While you were in California, the internal earnings of your Canadian RRSP accouts were taxable on your California tax returns.  California is the only state that does not recognize the Federal exemptions when claimed.

To claim the federal exemptions, you need to fill in form 8891. Don;t forget that youalso need to fill in forms TDF 90-22.1 as well to avoid the possibility of an up to $500,000 fine plus five years in jail;.  (see the bottome two questions on schedule B of your 1040)

Your broker can NOT likely move the contents of your RRSP.  You need someone like Darrel Thompson or Dan Walkow as follows from an older reply: -----------------------------------
QUESTION: 1. have been trying to find ethical investment firm to go with in Canada and can not seem to get any unbiased answers We live in Red Lake Ontario (landed immigrants), but are also US citizens

2. Is this Stansberry & Associates legit, as they seem to have many different opportunities claiming great returns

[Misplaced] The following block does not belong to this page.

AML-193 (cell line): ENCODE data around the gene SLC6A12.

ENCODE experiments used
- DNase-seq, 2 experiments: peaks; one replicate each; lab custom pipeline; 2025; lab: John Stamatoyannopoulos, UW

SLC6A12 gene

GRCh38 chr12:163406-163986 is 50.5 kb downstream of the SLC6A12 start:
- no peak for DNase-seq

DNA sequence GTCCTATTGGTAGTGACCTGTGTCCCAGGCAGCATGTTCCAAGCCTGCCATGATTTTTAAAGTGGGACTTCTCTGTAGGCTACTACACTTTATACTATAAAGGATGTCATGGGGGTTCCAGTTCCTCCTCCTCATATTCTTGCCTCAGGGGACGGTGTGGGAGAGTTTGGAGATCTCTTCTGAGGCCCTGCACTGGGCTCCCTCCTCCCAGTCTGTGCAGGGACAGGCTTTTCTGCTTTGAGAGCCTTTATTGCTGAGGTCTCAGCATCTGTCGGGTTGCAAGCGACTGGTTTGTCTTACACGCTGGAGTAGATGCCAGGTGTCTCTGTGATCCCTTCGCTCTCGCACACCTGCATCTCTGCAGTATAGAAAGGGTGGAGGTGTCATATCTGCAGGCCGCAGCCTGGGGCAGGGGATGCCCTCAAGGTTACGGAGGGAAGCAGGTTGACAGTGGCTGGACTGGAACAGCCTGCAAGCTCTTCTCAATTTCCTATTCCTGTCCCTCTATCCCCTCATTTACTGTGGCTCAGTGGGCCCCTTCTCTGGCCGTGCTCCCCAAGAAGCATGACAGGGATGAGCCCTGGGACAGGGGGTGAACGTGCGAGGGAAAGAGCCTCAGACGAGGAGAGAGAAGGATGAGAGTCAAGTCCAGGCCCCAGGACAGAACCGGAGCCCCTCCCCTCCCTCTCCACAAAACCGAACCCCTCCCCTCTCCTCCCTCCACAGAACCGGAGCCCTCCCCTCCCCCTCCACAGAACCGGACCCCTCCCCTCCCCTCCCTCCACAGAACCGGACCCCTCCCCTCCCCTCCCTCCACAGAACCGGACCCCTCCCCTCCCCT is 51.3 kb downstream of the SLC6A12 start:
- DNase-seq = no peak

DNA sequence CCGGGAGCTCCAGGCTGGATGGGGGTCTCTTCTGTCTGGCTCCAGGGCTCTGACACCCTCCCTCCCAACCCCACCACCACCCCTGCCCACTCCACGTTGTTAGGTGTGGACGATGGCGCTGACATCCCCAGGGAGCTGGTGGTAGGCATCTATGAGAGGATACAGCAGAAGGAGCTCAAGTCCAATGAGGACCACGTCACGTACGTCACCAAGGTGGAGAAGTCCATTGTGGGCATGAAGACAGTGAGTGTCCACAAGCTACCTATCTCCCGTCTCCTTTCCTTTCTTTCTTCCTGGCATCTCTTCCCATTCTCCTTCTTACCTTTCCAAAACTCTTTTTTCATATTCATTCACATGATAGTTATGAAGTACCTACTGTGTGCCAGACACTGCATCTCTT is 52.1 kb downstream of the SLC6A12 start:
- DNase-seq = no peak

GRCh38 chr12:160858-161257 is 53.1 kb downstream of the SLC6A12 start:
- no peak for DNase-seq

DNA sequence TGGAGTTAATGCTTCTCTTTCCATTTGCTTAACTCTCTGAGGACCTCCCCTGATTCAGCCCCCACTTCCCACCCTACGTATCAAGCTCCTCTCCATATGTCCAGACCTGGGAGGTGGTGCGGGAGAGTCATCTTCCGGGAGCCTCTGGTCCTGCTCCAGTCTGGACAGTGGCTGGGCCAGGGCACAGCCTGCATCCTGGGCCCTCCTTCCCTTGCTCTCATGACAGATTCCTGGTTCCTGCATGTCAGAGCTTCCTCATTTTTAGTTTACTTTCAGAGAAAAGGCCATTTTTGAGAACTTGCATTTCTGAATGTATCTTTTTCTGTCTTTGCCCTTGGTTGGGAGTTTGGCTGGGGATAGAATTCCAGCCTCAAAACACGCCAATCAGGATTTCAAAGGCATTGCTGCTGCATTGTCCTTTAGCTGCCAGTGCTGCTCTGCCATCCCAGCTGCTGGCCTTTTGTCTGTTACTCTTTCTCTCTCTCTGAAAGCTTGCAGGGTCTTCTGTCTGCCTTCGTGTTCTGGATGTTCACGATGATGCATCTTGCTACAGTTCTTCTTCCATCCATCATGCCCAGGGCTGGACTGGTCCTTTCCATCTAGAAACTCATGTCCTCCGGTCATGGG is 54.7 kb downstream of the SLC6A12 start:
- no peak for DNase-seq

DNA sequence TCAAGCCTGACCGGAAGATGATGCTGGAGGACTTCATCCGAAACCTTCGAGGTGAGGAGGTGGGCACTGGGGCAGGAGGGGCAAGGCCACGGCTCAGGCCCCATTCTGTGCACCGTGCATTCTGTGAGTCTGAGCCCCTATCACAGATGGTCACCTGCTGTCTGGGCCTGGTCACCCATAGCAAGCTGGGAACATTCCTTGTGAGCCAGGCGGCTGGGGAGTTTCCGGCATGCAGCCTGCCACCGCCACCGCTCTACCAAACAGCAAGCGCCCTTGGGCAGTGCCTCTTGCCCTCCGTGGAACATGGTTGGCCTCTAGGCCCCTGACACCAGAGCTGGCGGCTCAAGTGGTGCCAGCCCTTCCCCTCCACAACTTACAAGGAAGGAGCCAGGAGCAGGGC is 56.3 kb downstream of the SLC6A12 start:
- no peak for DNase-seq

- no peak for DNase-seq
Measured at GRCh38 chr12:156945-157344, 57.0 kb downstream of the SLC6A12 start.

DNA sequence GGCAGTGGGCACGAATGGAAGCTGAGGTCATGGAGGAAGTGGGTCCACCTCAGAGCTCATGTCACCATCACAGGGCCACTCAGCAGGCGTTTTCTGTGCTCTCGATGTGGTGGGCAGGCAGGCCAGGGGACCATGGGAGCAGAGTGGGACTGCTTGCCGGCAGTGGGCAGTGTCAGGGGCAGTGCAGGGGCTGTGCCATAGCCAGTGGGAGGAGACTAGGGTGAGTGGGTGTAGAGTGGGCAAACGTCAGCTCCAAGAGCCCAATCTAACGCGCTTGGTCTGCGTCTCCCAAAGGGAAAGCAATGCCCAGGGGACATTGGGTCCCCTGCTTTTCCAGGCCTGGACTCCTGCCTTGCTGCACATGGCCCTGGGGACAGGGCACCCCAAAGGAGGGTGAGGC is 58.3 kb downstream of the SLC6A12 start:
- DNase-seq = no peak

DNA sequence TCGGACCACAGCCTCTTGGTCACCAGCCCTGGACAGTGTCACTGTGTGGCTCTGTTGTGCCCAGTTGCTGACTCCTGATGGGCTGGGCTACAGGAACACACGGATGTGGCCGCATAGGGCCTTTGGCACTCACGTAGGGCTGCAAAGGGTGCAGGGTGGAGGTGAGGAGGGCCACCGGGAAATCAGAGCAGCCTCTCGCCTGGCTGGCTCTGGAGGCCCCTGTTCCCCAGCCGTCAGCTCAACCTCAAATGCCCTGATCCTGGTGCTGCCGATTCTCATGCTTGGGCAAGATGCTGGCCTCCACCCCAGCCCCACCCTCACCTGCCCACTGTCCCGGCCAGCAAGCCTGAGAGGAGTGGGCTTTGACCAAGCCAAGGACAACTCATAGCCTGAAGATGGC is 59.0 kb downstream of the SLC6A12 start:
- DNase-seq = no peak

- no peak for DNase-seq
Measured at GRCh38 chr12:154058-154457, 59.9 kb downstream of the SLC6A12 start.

Pinchot Retirement Plan,  Master Limited Partnership, Market Index Target Term Security , Oakmark Select Funds
Thanks greatly looking forward to your email

--------------------------------------------------------------------------- david ingram replies:
I have no good or bad knowledge about Stansbery and Associates. None of my clients deal with them to my knowledge.

From looking at their website, they seem to be a newsletter operation as mucyh as anything.  I have about 15 interviews with newsletter writers on gold (John Embry), oil, uranium (Martin Kafusa), silver (Sean Rahkimov) real estate (Ozzie Jurock), futures and commodities (Victor Adai), Resources in General (Elsworth Dickson, Publisher of Resource World)  etc at - mostly in the third column.

Two ethical people who specialize in selling securities, RRSPs, etc., to US citizens in Canada or Canadians in the US  are: